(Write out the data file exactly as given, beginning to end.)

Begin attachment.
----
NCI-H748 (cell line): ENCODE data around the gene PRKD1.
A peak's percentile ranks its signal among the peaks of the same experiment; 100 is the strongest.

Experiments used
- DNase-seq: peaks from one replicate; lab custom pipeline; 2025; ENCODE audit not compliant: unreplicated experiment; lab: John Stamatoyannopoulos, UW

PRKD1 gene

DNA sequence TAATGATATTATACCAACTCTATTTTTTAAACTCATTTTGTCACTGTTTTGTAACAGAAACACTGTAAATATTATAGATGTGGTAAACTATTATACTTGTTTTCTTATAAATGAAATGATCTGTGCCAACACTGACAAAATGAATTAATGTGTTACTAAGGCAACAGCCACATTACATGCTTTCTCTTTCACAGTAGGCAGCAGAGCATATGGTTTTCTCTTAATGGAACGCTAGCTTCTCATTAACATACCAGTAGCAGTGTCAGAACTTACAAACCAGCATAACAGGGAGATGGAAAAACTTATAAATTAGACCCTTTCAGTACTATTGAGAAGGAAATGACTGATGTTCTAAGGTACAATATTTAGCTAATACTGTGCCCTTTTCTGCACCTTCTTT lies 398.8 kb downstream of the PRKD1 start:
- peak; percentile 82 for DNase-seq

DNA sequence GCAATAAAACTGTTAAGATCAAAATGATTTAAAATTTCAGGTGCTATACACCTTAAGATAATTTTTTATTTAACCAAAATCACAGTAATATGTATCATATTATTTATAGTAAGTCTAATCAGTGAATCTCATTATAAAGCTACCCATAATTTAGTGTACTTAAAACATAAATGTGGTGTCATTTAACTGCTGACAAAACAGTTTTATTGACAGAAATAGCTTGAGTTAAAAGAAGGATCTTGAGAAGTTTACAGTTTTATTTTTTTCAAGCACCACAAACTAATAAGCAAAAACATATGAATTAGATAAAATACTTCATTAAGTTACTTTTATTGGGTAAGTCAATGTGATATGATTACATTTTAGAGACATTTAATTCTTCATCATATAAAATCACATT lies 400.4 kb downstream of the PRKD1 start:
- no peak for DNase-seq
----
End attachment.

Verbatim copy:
NCI-H748 (cell line): ENCODE data around the gene PRKD1.
A peak's percentile ranks its signal among the peaks of the same experiment; 100 is the strongest.

Experiments used
- DNase-seq: peaks from one replicate; lab custom pipeline; 2025; ENCODE audit not compliant: unreplicated experiment; lab: John Stamatoyannopoulos, UW

PRKD1 gene

DNA sequence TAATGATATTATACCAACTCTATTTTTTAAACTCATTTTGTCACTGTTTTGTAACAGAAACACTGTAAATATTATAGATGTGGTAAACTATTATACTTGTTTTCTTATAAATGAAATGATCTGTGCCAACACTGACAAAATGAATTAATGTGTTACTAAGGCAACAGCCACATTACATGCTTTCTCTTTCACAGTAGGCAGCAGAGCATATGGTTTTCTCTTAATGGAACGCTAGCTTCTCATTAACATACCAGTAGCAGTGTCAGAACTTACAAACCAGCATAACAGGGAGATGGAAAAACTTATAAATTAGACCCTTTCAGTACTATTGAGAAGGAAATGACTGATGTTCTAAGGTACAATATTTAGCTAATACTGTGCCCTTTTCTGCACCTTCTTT lies 398.8 kb downstream of the PRKD1 start:
- peak; percentile 82 for DNase-seq

DNA sequence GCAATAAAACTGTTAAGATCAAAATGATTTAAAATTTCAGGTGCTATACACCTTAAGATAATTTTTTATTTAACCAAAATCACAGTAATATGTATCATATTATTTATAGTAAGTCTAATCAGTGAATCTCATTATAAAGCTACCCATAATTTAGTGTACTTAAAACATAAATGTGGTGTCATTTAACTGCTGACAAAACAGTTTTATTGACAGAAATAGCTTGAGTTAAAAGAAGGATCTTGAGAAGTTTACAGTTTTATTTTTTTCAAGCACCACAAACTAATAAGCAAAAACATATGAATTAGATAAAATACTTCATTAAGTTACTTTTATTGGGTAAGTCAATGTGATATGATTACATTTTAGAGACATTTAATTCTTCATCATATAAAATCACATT lies 400.4 kb downstream of the PRKD1 start:
- no peak for DNase-seq